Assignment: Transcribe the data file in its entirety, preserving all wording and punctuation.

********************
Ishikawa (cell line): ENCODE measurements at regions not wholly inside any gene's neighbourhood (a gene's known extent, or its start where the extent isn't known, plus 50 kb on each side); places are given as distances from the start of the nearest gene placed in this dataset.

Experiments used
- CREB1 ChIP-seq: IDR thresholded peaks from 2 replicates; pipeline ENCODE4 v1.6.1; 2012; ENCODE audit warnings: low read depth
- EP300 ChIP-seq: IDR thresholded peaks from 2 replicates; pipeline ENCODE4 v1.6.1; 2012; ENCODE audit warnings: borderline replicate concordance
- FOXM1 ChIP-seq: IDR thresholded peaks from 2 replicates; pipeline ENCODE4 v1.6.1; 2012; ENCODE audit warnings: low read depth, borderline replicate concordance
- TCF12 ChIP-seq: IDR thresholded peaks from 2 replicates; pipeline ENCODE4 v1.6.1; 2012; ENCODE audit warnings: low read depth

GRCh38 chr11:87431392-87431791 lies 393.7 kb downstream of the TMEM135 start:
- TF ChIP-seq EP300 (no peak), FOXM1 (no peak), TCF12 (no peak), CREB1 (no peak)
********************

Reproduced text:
Ishikawa (cell line): ENCODE measurements at regions not wholly inside any gene's neighbourhood (a gene's known extent, or its start where the extent isn't known, plus 50 kb on each side); places are given as distances from the start of the nearest gene placed in this dataset.

Experiments used
- CREB1 ChIP-seq: IDR thresholded peaks from 2 replicates; pipeline ENCODE4 v1.6.1; 2012; ENCODE audit warnings: low read depth
- EP300 ChIP-seq: IDR thresholded peaks from 2 replicates; pipeline ENCODE4 v1.6.1; 2012; ENCODE audit warnings: borderline replicate concordance
- FOXM1 ChIP-seq: IDR thresholded peaks from 2 replicates; pipeline ENCODE4 v1.6.1; 2012; ENCODE audit warnings: low read depth, borderline replicate concordance
- TCF12 ChIP-seq: IDR thresholded peaks from 2 replicates; pipeline ENCODE4 v1.6.1; 2012; ENCODE audit warnings: low read depth

GRCh38 chr11:87431392-87431791 lies 393.7 kb downstream of the TMEM135 start:
- TF ChIP-seq EP300 (no peak), FOXM1 (no peak), TCF12 (no peak), CREB1 (no peak)